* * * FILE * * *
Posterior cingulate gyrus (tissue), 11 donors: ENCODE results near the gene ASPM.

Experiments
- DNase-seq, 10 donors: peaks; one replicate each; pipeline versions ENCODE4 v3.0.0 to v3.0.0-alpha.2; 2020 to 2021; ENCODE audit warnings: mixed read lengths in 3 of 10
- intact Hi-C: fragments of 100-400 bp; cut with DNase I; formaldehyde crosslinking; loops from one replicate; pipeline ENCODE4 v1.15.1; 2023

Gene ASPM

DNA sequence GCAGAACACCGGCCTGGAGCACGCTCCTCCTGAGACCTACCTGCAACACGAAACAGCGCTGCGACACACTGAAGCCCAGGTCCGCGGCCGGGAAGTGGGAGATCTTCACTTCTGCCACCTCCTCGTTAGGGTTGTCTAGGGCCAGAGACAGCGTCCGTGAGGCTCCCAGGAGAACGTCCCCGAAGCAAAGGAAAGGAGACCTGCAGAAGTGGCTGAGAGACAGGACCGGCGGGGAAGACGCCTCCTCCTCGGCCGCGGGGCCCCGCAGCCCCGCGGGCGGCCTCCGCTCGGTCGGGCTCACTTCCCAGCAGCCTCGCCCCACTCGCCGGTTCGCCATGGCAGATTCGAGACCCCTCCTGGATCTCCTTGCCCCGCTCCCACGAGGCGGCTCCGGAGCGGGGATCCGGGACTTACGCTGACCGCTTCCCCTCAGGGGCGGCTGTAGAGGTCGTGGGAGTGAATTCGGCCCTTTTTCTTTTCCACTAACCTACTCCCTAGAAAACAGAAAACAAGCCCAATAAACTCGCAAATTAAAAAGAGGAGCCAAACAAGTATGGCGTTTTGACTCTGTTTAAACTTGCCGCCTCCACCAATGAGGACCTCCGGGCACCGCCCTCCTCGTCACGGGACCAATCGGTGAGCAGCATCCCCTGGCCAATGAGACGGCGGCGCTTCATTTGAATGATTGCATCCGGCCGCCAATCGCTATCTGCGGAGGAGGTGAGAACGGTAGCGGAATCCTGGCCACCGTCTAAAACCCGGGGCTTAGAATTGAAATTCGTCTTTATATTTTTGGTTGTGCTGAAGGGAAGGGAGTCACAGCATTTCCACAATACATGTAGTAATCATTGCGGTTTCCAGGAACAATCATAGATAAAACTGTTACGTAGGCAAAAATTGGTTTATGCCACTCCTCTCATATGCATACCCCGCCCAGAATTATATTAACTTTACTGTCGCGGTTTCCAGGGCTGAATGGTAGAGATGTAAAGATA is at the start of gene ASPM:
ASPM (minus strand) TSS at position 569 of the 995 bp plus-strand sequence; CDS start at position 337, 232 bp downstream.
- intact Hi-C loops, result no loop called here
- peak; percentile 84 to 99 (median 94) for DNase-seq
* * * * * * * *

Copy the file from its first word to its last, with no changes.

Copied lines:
Posterior cingulate gyrus (tissue), 11 donors: ENCODE results near the gene ASPM.

Experiments
- DNase-seq, 10 donors: peaks; one replicate each; pipeline versions ENCODE4 v3.0.0 to v3.0.0-alpha.2; 2020 to 2021; ENCODE audit warnings: mixed read lengths in 3 of 10
- intact Hi-C: fragments of 100-400 bp; cut with DNase I; formaldehyde crosslinking; loops from one replicate; pipeline ENCODE4 v1.15.1; 2023

Gene ASPM

DNA sequence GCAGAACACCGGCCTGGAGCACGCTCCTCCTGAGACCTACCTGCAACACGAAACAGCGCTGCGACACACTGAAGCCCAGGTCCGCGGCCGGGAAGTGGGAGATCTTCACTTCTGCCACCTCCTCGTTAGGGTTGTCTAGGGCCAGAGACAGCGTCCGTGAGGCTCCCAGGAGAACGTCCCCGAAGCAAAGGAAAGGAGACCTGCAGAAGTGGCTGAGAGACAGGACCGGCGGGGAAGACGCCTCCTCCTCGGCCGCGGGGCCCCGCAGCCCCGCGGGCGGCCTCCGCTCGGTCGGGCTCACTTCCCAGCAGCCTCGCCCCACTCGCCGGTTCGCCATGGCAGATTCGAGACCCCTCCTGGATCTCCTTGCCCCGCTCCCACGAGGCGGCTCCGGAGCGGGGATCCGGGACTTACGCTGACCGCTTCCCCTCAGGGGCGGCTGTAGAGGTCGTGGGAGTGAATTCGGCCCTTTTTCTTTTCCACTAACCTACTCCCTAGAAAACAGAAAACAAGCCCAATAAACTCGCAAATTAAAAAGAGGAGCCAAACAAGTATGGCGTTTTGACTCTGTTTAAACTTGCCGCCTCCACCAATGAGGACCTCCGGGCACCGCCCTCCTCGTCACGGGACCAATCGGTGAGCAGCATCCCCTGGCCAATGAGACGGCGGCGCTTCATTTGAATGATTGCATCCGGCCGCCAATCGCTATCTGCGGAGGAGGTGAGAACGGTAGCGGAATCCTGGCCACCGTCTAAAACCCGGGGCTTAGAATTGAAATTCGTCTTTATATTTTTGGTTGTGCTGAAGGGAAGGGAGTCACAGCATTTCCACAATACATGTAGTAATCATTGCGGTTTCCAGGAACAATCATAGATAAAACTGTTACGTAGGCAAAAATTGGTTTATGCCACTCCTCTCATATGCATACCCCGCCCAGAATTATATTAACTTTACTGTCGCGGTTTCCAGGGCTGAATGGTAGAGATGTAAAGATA is at the start of gene ASPM:
ASPM (minus strand) TSS at position 569 of the 995 bp plus-strand sequence; CDS start at position 337, 232 bp downstream.
- intact Hi-C loops, result no loop called here
- peak; percentile 84 to 99 (median 94) for DNase-seq